Memory Management in the Java HotSpot Virtual Machine

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Transcript of Memory Management in the Java HotSpot Virtual Machine

  • 1. Memory Management in the Java HotSpot Virtual Machine Sun Microsystems April 2006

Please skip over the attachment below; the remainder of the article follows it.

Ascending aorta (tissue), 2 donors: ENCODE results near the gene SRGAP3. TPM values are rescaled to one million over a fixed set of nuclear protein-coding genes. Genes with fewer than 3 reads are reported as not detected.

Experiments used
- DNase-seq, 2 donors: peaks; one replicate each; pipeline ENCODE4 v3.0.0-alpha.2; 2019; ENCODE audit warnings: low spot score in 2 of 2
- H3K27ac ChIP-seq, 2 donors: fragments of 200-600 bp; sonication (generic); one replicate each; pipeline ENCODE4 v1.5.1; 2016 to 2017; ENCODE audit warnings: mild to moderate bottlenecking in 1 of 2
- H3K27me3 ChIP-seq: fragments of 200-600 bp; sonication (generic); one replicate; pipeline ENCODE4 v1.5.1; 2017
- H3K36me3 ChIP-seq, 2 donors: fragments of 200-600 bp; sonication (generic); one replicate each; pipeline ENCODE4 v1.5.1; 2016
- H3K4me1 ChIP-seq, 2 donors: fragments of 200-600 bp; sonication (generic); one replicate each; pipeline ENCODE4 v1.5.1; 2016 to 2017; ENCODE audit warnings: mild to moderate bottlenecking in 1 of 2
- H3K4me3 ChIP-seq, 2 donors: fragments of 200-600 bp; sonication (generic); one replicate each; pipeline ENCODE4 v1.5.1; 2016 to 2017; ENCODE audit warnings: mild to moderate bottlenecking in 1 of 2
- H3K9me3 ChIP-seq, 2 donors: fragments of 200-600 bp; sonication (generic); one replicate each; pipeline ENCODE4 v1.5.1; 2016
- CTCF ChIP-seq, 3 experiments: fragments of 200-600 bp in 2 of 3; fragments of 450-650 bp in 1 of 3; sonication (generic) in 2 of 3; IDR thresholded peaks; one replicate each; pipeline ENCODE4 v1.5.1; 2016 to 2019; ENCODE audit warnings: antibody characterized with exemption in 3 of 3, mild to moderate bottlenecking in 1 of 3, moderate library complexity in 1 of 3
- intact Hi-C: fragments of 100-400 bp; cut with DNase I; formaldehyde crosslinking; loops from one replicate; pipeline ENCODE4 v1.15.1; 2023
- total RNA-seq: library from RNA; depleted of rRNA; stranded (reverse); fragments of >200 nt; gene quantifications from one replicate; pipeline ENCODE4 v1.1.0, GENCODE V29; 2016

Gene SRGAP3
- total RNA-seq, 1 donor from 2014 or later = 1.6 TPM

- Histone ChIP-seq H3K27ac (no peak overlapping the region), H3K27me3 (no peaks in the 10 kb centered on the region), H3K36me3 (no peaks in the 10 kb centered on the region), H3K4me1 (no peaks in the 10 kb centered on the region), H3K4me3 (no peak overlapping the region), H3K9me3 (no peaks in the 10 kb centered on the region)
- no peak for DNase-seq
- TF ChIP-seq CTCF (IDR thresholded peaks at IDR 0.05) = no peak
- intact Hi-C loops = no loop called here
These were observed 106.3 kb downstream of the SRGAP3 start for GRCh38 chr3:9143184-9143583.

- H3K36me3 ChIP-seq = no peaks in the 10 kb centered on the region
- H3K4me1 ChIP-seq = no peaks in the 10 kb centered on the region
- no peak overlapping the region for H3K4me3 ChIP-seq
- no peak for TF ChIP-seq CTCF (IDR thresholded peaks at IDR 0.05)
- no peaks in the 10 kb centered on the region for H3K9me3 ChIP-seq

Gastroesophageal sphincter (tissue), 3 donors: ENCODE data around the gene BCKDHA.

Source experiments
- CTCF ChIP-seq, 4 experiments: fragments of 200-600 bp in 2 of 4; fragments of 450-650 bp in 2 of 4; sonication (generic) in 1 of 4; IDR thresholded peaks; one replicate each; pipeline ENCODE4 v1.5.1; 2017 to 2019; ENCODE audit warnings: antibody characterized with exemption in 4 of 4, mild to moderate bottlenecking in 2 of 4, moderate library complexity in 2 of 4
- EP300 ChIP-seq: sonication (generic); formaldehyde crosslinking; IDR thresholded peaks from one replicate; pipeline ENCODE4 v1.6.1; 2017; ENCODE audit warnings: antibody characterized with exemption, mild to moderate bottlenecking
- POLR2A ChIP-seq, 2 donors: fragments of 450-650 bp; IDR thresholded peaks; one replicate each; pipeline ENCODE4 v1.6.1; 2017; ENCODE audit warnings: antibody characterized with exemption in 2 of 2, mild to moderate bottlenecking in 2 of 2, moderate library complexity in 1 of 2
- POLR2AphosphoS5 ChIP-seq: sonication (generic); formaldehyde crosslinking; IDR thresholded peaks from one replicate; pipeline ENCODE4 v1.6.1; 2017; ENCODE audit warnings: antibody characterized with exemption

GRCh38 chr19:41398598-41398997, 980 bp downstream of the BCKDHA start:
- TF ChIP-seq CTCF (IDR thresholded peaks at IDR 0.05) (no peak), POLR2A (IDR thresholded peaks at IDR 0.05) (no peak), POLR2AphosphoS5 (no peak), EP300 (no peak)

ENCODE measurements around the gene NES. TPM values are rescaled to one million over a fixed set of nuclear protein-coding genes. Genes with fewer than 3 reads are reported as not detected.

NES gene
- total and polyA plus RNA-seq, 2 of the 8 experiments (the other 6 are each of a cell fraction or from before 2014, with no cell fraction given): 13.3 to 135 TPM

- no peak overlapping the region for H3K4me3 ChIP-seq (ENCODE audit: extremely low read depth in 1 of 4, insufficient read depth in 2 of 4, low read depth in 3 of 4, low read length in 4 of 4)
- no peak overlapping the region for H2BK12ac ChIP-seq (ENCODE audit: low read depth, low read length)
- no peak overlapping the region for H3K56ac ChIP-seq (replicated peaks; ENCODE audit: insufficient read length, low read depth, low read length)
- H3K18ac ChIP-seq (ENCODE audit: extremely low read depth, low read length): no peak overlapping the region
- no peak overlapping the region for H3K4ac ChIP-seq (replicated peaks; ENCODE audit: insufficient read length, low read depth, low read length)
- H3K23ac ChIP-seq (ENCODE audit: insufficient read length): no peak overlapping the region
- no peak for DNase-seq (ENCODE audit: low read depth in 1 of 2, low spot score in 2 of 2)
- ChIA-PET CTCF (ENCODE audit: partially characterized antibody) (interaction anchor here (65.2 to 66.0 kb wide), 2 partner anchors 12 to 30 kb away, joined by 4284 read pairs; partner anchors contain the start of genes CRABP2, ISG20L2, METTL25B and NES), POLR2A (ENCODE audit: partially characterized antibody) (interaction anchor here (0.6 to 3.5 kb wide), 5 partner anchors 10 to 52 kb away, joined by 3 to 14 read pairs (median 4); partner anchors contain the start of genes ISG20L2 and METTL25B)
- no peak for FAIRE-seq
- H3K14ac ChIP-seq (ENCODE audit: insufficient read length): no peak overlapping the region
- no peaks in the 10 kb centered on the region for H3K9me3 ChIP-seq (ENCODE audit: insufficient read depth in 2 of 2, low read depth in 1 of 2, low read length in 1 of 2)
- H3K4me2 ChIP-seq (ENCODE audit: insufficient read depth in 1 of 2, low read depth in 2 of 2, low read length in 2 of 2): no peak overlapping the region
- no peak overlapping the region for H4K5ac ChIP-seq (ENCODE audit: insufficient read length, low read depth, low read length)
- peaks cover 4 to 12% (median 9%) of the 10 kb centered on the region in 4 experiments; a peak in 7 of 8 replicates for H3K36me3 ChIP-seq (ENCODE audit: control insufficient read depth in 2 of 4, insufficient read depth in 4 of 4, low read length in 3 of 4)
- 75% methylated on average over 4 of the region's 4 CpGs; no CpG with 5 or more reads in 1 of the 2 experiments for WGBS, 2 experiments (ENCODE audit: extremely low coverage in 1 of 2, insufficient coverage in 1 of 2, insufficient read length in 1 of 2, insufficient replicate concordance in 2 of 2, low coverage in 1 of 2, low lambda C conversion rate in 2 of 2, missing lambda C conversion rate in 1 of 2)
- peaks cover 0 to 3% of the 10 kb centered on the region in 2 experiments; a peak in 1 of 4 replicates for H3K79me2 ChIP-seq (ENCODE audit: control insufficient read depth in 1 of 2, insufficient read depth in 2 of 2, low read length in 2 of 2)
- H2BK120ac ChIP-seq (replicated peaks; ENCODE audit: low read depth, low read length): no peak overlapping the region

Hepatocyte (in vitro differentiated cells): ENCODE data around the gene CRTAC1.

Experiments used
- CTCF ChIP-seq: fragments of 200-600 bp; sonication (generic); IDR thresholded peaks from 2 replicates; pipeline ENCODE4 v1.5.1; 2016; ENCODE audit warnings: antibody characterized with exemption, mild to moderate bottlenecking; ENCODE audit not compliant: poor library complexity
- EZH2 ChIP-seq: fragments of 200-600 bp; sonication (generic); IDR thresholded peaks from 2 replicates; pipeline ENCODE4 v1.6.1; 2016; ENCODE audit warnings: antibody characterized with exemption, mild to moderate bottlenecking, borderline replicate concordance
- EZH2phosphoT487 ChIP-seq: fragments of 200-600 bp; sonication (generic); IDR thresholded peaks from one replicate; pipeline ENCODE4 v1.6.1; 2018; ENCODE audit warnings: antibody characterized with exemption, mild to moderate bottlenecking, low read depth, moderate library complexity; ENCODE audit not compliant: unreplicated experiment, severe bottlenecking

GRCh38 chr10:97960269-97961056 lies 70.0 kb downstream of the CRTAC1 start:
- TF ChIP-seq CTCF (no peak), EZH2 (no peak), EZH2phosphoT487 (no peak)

2. 2Table of ContentsSun Microsystems, Inc. Table of Contents 1 Introduction . . . . . . . . . . . . . . . . . . . . . . . . . . . . . . . . . . . . . . . . . . . . . . . . . . . . . . . . . . . . . . . . . . . . . 3 2 Explicit vs. Automatic Memory Management . . . . . . . . . . . . . . . . . . . . . . . . . . . . . . . . . . . . . . . . . . . 4 3 Garbage Collection Concepts . . . . . . . . . . . . . . . . . . . . . . . . . . . . . . . . . . . . . . . . . . . . . . . . . . . . . . . .4 Desirable Garbage Collector Characteristics . . . . . . . . . . . . . . . . . . . . . . . . . . . . . . . . . . . . . . . . . . .4 Design Choices . . . . . . . . . . . . . . . . . . . . . . . . . . . . . . . . . . . . . . . . . . . . . . . . . . . . . . . . . . . . . . . . . 5 Performance Metrics. . . . . . . . . . . . . . . . . . . . . . . . . . . . . . . . . . . . . . . . . . . . . . . . . . . . . . . . . . . . . 5 Generational Collection . . . . . . . . . . . . . . . . . . . . . . . . . . . . . . . . . . . . . . . . . . . . . . . . . . . . . . . . . .6 4 Garbage Collectors in the J2SE 5.0 HotSpot JVM . . . . . . . . . . . . . . . . . . . . . . . . . . . . . . . . . . . . . . . . . 7 Hotspot Generations . . . . . . . . . . . . . . . . . . . . . . . . . . . . . . . . . . . . . . . . . . . . . . . . . . . . . . . . . . . . .7 Garbage Collection Types . . . . . . . . . . . . . . . . . . . . . . . . . . . . . . . . . . . . . . . . . . . . . . . . . . . . . . . . . 7 Fast Allocation . . . . . . . . . . . . . . . . . . . . . . . . . . . . . . . . . . . . . . . . . . . . . . . . . . . . . . . . . . . . . . . . .8 Serial Collector . . . . . . . . . . . . . . . . . . . . . . . . . . . . . . . . . . . . . . . . . . . . . . . . . . . . . . . . . . . . . . . . . 8 Parallel Collector. . . . . . . . . . . . . . . . . . . . . . . . . . . . . . . . . . . . . . . . . . . . . . . . . . . . . . . . . . . . . . . .9 Parallel Compacting Collector. . . . . . . . . . . . . . . . . . . . . . . . . . . . . . . . . . . . . . . . . . . . . . . . . . . . . . 10 Concurrent Mark-Sweep (CMS) Collector . . . . . . . . . . . . . . . . . . . . . . . . . . . . . . . . . . . . . . . . . . . . .11 5 Ergonomics -- Automatic Selections and Behavior Tuning . . . . . . . . . . . . . . . . . . . . . . . . . . . . . . . . . . 13 Automatic Selection of Collector, Heap Sizes, and Virtual Machine . . . . . . . . . . . . . . . . . . . . . . . . .13 Behavior-based Parallel Collector Tuning . . . . . . . . . . . . . . . . . . . . . . . . . . . . . . . . . . . . . . . . . . . . . 14 6 Recommendations . . . . . . . . . . . . . . . . . . . . . . . . . . . . . . . . . . . . . . . . . . . . . . . . . . . . . . . . . . . . . . . .15 When to Select a Different Garbage Collector. . . . . . . . . . . . . . . . . . . . . . . . . . . . . . . . . . . . . . . . . .15 Heap Sizing. . . . . . . . . . . . . . . . . . . . . . . . . . . . . . . . . . . . . . . . . . . . . . . . . . . . . . . . . . . . . . . . . . . . 15 Tuning Strategy for the Parallel Collector . . . . . . . . . . . . . . . . . . . . . . . . . . . . . . . . . . . . . . . . . . . . . 16 What to Do about OutOfMemoryError . . . . . . . . . . . . . . . . . . . . . . . . . . . . . . . . . . . . . . . . . . . . . . .16 7 Tools to Evaluate Garbage Collection Performance . . . . . . . . . . . . . . . . . . . . . . . . . . . . . . . . . . . . . . . 17 XX:+PrintGCDetails Command Line Option . . . . . . . . . . . . . . . . . . . . . . . . . . . . . . . . . . . . . . . . . . .17 XX:+PrintGCTimeStamps Command Line Option . . . . . . . . . . . . . . . . . . . . . . . . . . . . . . . . . . . . . . . 17 jmap . . . . . . . . . . . . . . . . . . . . . . . . . . . . . . . . . . . . . . . . . . . . . . . . . . . . . . . . . . . . . . . . . . . . . . . . . 17 jstat. . . . . . . . . . . . . . . . . . . . . . . . . . . . . . . . . . . . . . . . . . . . . . . . . . . . . . . . . . . . . . . . . . . . . . . . . . 17 HPROF: Heap Profiler . . . . . . . . . . . . . . . . . . . . . . . . . . . . . . . . . . . . . . . . . . . . . . . . . . . . . . . . . . . . 18 HAT: Heap Analysis Tool . . . . . . . . . . . . . . . . . . . . . . . . . . . . . . . . . . . . . . . . . . . . . . . . . . . . . . . . . .18 8 Key Options Related to Garbage Collection . . . . . . . . . . . . . . . . . . . . . . . . . . . . . . . . . . . . . . . . . . . . .18 9 For More Information . . . . . . . . . . . . . . . . . . . . . . . . . . . . . . . . . . . . . . . . . . . . . . . . . . . . . . . . . . . . . 20 3. 3 IntroductionSun Microsystems, Inc. 1 Introduction One strength of the Java 2 Platform, Standard Edition (J2SE) is that it performs automatic memory management, thereby shielding the developer from the complexity of explicit memory management.This paper provides a broad overview of memory management in the Java HotSpot virtual machine (JVM) in Suns J2SE 5.0 release. It describes the garbage collectors available to perform the memory management, and gives some advice regarding choosing and configuring a collector and setting sizes for the memory areas on which the collector operates. It also serves as a resource, listing some of the most commonly-used options that affect garbage collector behavior and providing numerous links to more detailed documentation.Section 2 is for readers who are new to the concept of automatic memory management. It has a brief discussion of the benefits of such management versus requiring programmers to explicitly deallocate space for data. Section 3 then presents an overview of general garbage collection concepts, design choices, and performance metrics. It also introduces a commonly-used organization of memory into different areas called generations based on the expected lifetimes of objects. This separation into generations has proven effective at reducing garbage collection pause times and overall costs in a wide range of applications.The rest of the paper provides information specific to the HotSpot JVM. Section 4 describes the four garbage collectors that are available, including one that is new in J2SE 5.0 update 6, and documents the generational memory organization they all utilize. For each collector, Section 4 summarizes the types of collection algorithms used and specifies when it would be appropriate to choose that collector.Section 5 describes a technique new in the J2SE 5.0 release that combines (1) automatic selection of garbage collector, heap sizes, and HotSpot JVM (client or server) based on the platform and operating system on which the application is running, and (2) dynamic garbage collection tuning based on user-specified desired behavior. This technique is referred to as ergonomics.Section 6 provides recommendations for selecting and configuring a garbage collector. It also provides some advice as to what to do about OutOfMemoryErrors. Section 7 briefly describes some of the tools that can be utilized to evaluate garbage collection performance, and Section 8 lists the most commonly-used command line options that relate to garbage collector selection and behavior. Finally, Section 9 supplies links to more detailed documentation for the various topics covered by this paper. 2 Explicit vs. Automatic Memory Management Memory management is the process of recognizing when allocated objects are no longer needed, deallocating (freeing) the memory used by such objects, and making it available for subsequent allocations. In some programming languages, memory management is the programmers responsibility. The complexity of that task leads to many common errors that can cause unexpected or erroneous program behavior and crashes. As a result, a large proportion of developer time is often spent debugging and trying to correct such errors.One problem that often occurs in programs with explicit memory management is dangling references. It is possible to deallocate the space used by an object to which some other object still has a reference. If the object with that (dangling) reference tries to access the original object, but the space has been reallocated to a new object, the result is unpredictable and not what was intended.Another common problem with explicit memory management is space leaks. These leaks occur when memory is allocated and no longer referenced but is not released. For example, if you intend to free the space utilized by a linked list but you make the mistake of just deallocating the first element of the list, the remaining list elements are no longer referenced but they go out of the programs reach and can neither be used nor recovered. If enough leaks occur, they can keep consuming memory until all available memory is exhausted.An alternate approach to memory management that is now commonly utilized, especially by most modern object-oriented languages, is automatic management by a program called a garbage collector. Automatic memory management enables increased abstraction of interfaces and more reliable code. 4. 4 Garbage Collection Sun Microsystems, Inc. Garbage collection avoids the dangling reference problem, because an object that is still referenced somewhere will never be garbage collected and so will not be considered free. Garbage collection also solves the space leak problem described above since it automatically frees all memory no longer referenced. 3 Garbage Collection Concepts A garbage collector is responsible for allocating memory ensuring that any referenced objects remain in memory, and recovering memory used by objects that are no longer reachable from references in executing code.Objects that are referenced are said to be live. Objects that are no longer referenced are considered dead and are termed garbage. The process of finding and freeing (also known as reclaiming) the space used by these objects is known as garbage collection.Garbage collection solves many, but not all, memory alloca